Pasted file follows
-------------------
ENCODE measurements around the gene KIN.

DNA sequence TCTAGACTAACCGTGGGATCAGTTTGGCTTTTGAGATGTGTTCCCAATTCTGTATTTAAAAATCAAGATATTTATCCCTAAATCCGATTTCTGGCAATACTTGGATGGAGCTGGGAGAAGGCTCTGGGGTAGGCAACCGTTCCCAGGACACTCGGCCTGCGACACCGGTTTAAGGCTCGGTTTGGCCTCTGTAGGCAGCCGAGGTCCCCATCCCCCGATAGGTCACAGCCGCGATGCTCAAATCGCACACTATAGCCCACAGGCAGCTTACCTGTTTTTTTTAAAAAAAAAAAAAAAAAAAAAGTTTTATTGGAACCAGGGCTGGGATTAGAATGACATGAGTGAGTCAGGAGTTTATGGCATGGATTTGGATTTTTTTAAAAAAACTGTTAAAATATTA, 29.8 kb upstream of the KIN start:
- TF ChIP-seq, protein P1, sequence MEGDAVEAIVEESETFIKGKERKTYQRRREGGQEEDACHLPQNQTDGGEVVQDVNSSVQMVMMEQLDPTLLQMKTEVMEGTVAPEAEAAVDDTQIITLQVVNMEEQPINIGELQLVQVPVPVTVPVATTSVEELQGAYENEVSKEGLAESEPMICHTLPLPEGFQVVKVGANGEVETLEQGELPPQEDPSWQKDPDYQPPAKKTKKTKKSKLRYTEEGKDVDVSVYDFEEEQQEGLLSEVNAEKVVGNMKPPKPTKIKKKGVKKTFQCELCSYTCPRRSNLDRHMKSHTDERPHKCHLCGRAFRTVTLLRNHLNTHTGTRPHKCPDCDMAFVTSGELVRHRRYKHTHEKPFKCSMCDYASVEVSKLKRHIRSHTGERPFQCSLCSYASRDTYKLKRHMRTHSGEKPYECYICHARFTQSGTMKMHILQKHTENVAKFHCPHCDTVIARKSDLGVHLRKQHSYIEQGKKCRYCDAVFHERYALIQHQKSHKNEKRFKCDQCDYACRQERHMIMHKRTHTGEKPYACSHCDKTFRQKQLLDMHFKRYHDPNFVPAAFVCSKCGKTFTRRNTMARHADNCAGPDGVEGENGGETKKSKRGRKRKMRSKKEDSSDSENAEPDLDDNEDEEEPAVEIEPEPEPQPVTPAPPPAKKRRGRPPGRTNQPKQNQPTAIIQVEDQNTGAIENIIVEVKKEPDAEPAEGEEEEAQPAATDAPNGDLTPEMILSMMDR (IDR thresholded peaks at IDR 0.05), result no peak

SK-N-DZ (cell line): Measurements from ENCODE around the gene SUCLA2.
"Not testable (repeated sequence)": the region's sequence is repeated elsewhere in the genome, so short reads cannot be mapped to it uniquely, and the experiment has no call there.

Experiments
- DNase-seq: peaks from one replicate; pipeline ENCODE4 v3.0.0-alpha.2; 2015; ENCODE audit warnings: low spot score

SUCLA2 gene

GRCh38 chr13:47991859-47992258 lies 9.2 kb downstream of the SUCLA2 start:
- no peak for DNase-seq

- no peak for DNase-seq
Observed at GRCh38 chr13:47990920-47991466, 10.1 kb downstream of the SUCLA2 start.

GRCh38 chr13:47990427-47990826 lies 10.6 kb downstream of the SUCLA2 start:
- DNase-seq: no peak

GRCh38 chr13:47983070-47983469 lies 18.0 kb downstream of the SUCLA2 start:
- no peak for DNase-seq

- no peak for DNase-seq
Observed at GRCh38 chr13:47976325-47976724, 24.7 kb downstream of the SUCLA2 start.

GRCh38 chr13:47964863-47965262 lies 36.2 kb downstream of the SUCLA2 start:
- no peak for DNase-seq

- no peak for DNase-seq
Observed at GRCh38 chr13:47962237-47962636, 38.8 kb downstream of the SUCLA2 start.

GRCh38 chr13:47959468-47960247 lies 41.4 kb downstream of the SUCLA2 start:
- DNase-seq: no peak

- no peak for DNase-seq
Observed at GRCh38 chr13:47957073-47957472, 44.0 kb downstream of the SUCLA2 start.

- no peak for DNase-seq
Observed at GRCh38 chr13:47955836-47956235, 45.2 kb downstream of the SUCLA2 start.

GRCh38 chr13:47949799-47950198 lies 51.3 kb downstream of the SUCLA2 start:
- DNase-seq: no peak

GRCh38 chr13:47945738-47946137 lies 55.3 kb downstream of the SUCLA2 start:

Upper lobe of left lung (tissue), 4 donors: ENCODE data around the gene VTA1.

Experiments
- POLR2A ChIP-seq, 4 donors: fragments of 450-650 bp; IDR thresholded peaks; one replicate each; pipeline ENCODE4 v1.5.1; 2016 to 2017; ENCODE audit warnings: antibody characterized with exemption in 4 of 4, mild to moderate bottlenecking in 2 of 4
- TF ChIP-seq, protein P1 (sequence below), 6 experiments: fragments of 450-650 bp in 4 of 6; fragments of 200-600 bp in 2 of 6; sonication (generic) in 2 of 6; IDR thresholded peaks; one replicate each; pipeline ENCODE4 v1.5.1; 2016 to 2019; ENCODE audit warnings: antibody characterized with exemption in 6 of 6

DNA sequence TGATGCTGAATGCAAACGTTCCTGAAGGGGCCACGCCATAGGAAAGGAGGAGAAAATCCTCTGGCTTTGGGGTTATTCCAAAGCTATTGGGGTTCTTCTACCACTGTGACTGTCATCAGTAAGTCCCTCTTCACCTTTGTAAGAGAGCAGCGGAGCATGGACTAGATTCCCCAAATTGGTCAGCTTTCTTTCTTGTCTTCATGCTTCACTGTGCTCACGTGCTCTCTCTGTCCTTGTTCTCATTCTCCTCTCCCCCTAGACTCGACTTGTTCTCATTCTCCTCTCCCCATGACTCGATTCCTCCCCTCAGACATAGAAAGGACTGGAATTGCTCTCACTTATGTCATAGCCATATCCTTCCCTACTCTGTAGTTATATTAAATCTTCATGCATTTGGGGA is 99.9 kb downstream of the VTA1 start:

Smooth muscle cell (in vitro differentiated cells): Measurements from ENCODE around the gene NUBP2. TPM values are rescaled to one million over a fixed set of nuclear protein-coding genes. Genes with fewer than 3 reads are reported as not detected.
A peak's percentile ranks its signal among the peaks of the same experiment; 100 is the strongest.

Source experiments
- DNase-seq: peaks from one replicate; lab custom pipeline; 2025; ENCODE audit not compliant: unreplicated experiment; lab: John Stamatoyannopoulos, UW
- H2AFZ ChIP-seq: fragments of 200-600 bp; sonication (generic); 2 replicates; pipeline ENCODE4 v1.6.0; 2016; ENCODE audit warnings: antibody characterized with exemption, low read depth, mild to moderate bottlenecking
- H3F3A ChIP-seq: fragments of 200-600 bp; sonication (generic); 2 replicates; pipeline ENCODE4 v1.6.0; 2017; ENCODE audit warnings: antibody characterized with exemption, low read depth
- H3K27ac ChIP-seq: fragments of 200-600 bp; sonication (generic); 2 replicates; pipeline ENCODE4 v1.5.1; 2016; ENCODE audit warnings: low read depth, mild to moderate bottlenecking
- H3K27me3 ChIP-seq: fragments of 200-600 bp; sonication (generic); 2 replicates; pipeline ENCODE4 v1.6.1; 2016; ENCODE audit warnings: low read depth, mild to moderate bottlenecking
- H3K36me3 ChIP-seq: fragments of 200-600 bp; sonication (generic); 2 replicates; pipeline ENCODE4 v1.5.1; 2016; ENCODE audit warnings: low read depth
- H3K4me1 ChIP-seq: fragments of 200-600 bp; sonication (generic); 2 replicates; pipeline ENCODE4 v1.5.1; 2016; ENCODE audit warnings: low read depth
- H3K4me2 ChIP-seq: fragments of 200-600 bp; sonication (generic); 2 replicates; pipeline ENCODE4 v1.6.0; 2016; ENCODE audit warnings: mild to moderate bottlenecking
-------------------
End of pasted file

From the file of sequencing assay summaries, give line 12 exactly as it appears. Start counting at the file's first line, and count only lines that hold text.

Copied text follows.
Observed at GRCh38 chr13:47990920-47991466, 10.1 kb downstream of the SUCLA2 start.